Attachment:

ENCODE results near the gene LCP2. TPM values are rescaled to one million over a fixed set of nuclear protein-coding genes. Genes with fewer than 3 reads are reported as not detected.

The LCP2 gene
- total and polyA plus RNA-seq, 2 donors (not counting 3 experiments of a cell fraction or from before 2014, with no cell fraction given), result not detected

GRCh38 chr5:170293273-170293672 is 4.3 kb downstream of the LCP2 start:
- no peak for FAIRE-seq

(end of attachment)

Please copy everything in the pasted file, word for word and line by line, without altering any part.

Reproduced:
ENCODE results near the gene LCP2. TPM values are rescaled to one million over a fixed set of nuclear protein-coding genes. Genes with fewer than 3 reads are reported as not detected.

The LCP2 gene
- total and polyA plus RNA-seq, 2 donors (not counting 3 experiments of a cell fraction or from before 2014, with no cell fraction given), result not detected

GRCh38 chr5:170293273-170293672 is 4.3 kb downstream of the LCP2 start:
- no peak for FAIRE-seq